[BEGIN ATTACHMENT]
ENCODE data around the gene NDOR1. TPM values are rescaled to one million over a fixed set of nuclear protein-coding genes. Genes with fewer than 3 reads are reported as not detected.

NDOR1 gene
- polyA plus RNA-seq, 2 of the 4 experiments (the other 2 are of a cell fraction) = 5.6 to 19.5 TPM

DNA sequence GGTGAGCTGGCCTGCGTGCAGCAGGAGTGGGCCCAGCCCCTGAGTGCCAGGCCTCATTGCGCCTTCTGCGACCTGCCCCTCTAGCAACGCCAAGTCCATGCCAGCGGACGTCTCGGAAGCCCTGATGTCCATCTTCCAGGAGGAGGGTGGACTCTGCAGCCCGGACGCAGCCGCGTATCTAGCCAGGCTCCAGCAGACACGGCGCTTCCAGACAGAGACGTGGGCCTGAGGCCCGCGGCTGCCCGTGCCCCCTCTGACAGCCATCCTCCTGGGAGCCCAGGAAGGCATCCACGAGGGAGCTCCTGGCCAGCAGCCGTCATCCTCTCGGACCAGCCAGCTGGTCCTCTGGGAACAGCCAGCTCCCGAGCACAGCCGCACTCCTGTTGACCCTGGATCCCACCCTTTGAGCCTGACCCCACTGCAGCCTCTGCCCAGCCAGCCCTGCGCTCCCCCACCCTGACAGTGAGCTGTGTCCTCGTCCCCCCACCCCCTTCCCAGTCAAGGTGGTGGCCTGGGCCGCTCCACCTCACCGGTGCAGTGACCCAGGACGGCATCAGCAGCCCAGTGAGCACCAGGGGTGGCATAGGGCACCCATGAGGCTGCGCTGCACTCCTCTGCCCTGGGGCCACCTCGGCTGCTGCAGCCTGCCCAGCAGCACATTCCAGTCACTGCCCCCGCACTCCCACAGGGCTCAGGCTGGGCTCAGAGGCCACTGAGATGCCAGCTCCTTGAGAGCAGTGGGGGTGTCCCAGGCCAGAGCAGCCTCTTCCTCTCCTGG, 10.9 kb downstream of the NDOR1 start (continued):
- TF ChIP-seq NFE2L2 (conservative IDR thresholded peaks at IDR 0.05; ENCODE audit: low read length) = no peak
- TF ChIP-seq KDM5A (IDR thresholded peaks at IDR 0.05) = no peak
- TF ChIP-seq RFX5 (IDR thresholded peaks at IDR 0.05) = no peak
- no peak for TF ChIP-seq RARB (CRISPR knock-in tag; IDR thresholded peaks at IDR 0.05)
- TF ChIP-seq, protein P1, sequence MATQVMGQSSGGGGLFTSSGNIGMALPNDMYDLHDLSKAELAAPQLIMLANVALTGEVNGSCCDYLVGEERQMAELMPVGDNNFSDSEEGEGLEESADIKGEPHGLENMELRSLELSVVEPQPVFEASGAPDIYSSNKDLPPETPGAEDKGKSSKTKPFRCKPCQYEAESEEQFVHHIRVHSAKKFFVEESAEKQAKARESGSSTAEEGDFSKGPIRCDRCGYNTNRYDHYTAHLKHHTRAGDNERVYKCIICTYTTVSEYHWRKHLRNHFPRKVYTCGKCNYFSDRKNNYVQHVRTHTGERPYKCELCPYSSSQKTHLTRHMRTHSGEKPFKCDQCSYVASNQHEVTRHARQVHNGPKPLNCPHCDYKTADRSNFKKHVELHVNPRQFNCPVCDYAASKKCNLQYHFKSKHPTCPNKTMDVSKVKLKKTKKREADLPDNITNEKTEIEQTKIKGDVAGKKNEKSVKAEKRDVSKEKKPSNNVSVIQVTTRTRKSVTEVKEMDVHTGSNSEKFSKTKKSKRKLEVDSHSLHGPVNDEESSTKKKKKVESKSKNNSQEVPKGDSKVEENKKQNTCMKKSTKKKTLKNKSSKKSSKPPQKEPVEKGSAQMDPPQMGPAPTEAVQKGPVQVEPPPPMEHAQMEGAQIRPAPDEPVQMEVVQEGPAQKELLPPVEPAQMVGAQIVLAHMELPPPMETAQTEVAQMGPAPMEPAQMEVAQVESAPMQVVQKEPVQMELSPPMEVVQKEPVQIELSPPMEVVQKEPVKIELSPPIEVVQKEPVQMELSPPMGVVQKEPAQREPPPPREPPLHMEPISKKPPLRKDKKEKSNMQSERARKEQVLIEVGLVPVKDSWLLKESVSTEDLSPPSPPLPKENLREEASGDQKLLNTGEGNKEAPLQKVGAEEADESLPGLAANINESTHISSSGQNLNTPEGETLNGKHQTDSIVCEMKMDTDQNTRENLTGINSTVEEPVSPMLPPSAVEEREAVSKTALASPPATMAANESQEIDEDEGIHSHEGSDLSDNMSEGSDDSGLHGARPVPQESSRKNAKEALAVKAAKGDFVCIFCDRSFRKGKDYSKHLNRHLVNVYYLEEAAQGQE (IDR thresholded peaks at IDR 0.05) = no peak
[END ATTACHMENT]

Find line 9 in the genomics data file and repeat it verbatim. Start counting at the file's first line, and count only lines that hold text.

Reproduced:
- TF ChIP-seq, protein P1, sequence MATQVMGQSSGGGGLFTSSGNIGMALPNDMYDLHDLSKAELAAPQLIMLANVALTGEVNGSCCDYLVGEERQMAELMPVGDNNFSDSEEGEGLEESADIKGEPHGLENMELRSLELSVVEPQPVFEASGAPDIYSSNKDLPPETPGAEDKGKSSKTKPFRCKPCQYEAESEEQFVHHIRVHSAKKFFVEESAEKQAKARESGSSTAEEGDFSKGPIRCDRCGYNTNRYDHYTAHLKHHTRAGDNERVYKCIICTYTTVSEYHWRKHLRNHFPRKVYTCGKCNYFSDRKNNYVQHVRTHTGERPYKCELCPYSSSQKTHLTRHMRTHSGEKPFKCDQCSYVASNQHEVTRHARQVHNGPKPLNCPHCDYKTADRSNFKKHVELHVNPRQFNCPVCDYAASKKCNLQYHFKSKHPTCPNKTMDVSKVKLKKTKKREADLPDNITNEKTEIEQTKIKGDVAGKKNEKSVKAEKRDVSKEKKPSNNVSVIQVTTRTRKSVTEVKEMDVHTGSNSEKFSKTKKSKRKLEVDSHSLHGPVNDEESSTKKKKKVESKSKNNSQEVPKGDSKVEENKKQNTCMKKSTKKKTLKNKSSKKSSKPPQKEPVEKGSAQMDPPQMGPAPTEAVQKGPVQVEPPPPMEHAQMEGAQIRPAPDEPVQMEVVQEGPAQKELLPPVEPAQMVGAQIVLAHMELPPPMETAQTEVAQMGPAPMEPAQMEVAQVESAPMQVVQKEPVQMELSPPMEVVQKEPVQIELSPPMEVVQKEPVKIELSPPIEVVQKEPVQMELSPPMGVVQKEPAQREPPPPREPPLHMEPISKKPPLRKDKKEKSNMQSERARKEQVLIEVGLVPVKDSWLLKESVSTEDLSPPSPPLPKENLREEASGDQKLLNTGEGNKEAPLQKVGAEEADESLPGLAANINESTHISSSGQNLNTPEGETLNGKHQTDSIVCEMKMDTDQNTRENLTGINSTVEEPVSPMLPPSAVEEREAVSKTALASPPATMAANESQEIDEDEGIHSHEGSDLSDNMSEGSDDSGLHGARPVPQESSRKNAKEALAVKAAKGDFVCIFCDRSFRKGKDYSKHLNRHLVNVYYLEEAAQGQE (IDR thresholded peaks at IDR 0.05) = no peak